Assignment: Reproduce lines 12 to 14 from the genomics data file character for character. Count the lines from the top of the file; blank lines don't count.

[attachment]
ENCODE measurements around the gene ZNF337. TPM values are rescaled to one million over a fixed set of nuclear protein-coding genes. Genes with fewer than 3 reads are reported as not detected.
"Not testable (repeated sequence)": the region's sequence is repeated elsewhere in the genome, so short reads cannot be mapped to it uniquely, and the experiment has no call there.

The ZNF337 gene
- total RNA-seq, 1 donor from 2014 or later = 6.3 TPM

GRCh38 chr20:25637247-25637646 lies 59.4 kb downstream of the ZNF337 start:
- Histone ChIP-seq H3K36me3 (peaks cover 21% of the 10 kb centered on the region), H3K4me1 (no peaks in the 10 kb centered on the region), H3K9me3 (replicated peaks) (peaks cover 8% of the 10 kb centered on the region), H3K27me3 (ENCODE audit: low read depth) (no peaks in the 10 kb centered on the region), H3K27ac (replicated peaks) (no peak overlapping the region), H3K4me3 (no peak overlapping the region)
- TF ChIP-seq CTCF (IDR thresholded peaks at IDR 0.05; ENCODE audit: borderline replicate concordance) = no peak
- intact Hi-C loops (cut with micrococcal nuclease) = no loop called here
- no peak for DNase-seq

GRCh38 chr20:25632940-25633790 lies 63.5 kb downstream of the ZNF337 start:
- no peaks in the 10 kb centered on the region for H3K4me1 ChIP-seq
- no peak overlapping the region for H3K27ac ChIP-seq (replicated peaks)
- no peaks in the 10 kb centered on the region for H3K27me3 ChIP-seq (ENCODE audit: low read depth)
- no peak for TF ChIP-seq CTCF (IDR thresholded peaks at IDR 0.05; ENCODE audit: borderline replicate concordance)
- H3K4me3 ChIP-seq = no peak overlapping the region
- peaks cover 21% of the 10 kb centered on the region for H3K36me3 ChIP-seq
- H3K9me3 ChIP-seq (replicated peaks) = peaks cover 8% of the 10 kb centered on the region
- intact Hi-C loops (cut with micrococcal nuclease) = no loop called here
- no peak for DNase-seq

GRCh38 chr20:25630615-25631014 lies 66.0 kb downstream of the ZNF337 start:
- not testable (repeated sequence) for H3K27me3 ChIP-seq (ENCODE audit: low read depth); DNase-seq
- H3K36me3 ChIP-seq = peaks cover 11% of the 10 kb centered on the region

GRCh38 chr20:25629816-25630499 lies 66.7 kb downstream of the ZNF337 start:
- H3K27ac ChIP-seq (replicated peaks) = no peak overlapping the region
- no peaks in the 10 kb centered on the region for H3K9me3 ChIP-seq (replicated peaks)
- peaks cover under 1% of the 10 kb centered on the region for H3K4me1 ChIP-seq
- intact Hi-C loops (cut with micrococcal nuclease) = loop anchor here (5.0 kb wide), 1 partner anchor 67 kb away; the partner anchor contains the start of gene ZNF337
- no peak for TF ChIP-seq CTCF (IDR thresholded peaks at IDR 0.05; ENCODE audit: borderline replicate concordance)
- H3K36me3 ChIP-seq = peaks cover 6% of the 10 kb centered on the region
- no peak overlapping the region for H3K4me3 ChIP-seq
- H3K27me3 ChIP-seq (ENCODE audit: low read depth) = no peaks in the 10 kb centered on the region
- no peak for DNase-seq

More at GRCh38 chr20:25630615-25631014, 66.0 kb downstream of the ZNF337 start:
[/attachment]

- no peak overlapping the region for H3K27ac ChIP-seq (replicated peaks)
- no peaks in the 10 kb centered on the region for H3K27me3 ChIP-seq (ENCODE audit: low read depth)
- no peak for TF ChIP-seq CTCF (IDR thresholded peaks at IDR 0.05; ENCODE audit: borderline replicate concordance)